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Chimamanda Ngozi Adichie: Books of My Life

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My favorite childhood books
The Famous Five series by Enid Blyton. I was entranced by the children who had these wonderful adventures and who were always magically at the right place at the right time. They go off to an island on a picnic, for example, and it turns out there’s an old dungeon there used by smugglers, and they, of course, solve the crime.

The book I enjoyed most in school
Arrow of God by Chinua Achebe. It’s not as well-known as his classic, Things Fall Apart, but it is complex and funny and interesting, the kind of book that both instructs and delights — and that, to me, is what all good literature should do.

My favorite movie versions of great novels
I loved The Remains of the Day. It’s a stunning book, and the movie came close to being just as stunning, with the most beautifully restrained acting by Emma Thompson and Anthony Hopkins. I also loved Doctor Zhivago.

The classic I’m embarrassed to say I’ve never read
I’m not entirely embarrassed, because I think a book either speaks to you or it doesn’t, and I don’t approach books as if they are medicine — tastes bad but drink it anyway because it’s good for you. The classic I am supposed to have read but have had difficulty getting past the first page is Moby-Dick.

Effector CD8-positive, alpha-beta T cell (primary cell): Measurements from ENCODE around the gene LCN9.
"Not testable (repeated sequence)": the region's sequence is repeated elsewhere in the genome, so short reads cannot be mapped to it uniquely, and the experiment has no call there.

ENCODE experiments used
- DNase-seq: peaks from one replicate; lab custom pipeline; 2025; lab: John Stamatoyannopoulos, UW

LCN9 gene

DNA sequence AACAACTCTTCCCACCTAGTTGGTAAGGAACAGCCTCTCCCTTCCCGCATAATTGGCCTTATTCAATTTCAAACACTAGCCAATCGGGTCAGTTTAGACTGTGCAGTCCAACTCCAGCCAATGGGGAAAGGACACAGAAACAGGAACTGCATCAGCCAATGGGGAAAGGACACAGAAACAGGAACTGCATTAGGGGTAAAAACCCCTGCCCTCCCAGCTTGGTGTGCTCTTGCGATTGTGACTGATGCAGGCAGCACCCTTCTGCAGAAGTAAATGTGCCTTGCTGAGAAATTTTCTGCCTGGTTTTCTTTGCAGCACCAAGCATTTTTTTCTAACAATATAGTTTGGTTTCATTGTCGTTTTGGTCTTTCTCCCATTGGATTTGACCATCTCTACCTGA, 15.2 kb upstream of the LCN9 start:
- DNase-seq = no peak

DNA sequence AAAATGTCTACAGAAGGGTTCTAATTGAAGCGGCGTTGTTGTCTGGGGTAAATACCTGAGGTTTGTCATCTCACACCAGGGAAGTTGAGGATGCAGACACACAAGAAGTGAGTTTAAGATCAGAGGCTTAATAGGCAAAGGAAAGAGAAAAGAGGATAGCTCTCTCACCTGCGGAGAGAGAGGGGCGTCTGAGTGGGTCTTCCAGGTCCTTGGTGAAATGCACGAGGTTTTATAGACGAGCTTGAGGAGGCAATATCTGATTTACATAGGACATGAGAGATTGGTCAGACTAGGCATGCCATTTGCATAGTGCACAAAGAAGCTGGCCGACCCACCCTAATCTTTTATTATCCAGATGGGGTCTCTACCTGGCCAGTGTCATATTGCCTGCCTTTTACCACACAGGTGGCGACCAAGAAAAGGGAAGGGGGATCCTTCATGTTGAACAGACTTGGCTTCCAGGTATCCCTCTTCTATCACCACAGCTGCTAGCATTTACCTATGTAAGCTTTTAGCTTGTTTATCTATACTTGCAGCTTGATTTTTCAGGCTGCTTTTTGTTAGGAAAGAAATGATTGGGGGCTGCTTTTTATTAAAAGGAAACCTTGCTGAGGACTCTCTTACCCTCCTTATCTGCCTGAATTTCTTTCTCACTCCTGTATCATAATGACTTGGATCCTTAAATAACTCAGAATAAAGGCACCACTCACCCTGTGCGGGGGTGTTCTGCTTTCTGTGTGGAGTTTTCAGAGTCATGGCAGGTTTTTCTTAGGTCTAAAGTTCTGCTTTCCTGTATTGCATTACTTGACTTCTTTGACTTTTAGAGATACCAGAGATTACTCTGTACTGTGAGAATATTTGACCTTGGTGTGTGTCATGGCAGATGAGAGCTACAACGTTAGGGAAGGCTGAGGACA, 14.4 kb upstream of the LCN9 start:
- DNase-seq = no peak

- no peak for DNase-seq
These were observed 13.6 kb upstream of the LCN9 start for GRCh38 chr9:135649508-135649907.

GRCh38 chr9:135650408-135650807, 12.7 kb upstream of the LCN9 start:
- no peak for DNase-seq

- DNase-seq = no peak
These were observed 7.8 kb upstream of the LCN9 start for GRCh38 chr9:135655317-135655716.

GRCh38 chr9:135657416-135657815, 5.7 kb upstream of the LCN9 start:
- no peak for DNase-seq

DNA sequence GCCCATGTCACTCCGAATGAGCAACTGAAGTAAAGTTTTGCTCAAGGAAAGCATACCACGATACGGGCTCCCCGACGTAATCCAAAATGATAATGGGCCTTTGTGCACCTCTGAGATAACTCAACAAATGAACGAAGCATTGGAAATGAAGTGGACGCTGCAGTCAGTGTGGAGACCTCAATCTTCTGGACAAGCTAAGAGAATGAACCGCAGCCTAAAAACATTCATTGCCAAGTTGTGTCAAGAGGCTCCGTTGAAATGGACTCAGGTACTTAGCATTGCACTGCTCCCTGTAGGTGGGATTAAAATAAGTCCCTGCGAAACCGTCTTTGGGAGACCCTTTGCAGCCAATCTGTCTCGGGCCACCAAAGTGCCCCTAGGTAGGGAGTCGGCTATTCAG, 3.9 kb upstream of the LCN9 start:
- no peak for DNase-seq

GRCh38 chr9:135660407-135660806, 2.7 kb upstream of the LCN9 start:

A book I consider grossly overrated
Naked Lunch.

The last book that made me cry…and the last one that made me laugh
I am drawn to a certain kind of sadness and nostalgia and melancholy in fiction. Michael Ondaatje’s Anil’s Ghost made me cry. It is such a moving book, told with such heart and grace. Eghosa Imasuen’s Fine Boys made me laugh. It’s a brilliant novel about contemporary Nigeria.

A book I read in secret
I read many books in secret. I remember reading — and I now don’t know where I got it — a history of pornography, which was disappointingly not titillating; it was actually quite interesting. But I was 10, and it said “pornography” on the cover, so I wrapped it in newspaper so my parents wouldn’t see the title.

A book I wish I’d written
One Hundred Years of Solitude. I think it’s glorious.

What I’m reading right now
I read more than one book at the same time, which is proof of the short attention span I have developed: a very sharply observed, brilliant, beautiful novel about life in postapartheid South Africa by Zoë Wicomb called Playing in the Light, and also George Packer’s The Unwinding: An Inner History of the New America.

The time I bought my own book
I recently saw Americanah in a supermarket in small-town Nigeria, displayed next to Bibles and business management books. It was the only novel there. I was so foolishly thrilled by this that I bought a copy.

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